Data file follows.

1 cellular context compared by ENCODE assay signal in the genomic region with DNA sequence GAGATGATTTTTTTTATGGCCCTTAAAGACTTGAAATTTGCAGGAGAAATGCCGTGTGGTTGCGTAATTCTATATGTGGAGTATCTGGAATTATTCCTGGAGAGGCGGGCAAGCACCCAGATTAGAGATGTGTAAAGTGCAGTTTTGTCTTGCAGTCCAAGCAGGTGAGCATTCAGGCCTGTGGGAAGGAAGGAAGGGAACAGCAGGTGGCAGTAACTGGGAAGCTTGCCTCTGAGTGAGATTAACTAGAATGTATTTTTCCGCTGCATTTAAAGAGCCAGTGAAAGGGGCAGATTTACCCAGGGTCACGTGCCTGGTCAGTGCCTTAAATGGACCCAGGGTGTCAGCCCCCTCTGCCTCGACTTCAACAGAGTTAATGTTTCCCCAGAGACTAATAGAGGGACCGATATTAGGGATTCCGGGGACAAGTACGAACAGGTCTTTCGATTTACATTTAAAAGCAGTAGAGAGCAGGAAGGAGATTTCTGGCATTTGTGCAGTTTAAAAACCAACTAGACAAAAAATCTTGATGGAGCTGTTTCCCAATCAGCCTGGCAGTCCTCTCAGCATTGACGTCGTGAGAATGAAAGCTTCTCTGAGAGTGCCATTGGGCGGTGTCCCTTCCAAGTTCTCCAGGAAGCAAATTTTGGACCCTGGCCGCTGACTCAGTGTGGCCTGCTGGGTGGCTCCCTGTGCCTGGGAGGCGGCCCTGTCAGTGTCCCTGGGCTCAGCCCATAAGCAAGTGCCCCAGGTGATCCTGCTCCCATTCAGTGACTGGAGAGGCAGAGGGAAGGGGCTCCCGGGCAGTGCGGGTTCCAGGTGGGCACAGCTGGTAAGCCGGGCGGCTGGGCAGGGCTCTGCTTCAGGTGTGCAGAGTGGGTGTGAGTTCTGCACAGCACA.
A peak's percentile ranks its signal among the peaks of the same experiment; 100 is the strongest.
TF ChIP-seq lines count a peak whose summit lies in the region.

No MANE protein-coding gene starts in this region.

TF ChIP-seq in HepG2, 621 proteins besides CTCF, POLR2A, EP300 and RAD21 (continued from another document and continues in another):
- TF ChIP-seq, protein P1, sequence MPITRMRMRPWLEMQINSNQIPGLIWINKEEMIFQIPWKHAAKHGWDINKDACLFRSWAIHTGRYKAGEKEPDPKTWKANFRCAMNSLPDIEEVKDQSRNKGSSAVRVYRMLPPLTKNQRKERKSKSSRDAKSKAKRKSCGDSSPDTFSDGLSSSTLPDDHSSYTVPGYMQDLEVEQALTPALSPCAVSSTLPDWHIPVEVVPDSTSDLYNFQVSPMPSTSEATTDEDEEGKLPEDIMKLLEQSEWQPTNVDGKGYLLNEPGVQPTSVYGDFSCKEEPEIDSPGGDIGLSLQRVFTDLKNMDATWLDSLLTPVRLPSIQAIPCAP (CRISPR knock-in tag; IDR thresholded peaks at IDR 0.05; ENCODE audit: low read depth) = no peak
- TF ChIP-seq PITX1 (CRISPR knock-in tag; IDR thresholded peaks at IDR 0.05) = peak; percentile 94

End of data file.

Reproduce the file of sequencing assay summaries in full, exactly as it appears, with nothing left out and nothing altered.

1 cellular context compared by ENCODE assay signal in the genomic region with DNA sequence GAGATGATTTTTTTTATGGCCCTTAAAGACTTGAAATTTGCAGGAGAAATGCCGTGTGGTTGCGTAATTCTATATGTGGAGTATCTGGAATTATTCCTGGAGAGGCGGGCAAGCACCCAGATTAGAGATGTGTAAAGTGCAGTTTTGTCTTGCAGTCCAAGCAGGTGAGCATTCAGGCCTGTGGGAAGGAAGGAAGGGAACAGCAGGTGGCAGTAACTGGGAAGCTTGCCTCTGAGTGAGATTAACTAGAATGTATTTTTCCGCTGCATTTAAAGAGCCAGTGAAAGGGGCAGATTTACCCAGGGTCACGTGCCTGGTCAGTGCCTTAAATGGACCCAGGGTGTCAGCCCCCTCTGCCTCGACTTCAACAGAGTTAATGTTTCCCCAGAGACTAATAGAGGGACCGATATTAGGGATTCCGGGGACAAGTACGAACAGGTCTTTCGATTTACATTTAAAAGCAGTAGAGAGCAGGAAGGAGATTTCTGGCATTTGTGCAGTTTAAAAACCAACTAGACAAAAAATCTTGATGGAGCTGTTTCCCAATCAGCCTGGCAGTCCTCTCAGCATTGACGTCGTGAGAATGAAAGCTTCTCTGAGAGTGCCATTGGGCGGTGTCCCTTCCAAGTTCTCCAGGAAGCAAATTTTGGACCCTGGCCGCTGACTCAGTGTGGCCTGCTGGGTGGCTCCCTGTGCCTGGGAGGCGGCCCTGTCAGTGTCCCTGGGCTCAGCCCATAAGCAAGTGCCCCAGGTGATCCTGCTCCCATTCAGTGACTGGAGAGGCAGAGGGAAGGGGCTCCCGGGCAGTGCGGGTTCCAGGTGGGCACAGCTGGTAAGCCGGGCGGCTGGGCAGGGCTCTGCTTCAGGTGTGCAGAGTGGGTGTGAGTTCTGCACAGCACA.
A peak's percentile ranks its signal among the peaks of the same experiment; 100 is the strongest.
TF ChIP-seq lines count a peak whose summit lies in the region.

No MANE protein-coding gene starts in this region.

TF ChIP-seq in HepG2, 621 proteins besides CTCF, POLR2A, EP300 and RAD21 (continued from another document and continues in another):
- TF ChIP-seq, protein P1, sequence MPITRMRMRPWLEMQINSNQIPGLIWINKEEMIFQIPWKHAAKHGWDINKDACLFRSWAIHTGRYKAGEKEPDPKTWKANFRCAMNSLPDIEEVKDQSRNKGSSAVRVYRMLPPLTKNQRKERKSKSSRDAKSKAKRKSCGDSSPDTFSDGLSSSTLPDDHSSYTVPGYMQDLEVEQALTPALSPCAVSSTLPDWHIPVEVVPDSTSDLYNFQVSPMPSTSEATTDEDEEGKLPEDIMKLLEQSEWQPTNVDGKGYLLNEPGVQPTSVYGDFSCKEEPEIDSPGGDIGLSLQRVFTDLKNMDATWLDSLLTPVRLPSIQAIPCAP (CRISPR knock-in tag; IDR thresholded peaks at IDR 0.05; ENCODE audit: low read depth) = no peak
- TF ChIP-seq PITX1 (CRISPR knock-in tag; IDR thresholded peaks at IDR 0.05) = peak; percentile 94